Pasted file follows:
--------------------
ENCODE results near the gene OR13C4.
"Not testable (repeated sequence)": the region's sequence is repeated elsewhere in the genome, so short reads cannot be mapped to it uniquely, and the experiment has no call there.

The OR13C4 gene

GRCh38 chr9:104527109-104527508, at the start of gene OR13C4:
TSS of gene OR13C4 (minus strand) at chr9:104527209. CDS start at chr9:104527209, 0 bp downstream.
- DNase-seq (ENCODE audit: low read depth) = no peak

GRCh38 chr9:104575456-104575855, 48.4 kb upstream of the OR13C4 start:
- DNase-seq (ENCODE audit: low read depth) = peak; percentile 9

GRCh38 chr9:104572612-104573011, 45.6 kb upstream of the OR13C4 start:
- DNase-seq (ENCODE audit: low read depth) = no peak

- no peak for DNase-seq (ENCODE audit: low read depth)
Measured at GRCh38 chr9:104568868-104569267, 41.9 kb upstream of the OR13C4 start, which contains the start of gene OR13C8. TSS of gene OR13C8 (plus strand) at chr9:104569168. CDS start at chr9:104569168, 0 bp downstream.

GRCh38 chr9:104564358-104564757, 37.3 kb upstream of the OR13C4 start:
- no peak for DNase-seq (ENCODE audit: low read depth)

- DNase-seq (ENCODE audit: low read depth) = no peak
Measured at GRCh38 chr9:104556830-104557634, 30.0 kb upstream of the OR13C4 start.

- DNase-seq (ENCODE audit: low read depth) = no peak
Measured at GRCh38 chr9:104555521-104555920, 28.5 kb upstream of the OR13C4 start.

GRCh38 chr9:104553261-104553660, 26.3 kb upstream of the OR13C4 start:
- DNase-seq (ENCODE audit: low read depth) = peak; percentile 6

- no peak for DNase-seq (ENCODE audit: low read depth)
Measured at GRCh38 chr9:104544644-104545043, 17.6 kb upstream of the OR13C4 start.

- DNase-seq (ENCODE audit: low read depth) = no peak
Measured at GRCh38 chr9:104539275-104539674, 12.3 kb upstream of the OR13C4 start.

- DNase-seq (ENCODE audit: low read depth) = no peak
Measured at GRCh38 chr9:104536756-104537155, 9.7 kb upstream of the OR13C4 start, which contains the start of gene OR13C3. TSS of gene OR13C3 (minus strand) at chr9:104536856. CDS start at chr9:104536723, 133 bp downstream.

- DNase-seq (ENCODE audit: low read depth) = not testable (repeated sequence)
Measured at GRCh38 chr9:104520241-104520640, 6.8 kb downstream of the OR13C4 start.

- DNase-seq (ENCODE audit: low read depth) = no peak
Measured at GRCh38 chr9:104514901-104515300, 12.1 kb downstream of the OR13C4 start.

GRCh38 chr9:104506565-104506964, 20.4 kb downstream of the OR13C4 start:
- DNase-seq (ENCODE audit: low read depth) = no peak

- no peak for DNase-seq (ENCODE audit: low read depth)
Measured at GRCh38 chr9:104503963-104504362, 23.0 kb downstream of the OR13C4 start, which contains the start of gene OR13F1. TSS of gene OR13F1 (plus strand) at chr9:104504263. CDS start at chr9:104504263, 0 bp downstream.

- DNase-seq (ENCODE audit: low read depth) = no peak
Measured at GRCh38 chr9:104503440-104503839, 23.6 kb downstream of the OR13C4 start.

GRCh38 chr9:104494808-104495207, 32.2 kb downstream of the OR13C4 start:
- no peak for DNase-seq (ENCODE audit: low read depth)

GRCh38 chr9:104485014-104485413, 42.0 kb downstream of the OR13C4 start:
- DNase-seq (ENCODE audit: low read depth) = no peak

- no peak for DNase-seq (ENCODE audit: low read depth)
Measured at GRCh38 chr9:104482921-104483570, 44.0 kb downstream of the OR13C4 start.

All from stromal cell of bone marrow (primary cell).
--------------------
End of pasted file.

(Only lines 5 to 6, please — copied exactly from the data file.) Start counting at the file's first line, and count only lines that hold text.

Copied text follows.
TSS of gene OR13C4 (minus strand) at chr9:104527209. CDS start at chr9:104527209, 0 bp downstream.
- DNase-seq (ENCODE audit: low read depth) = no peak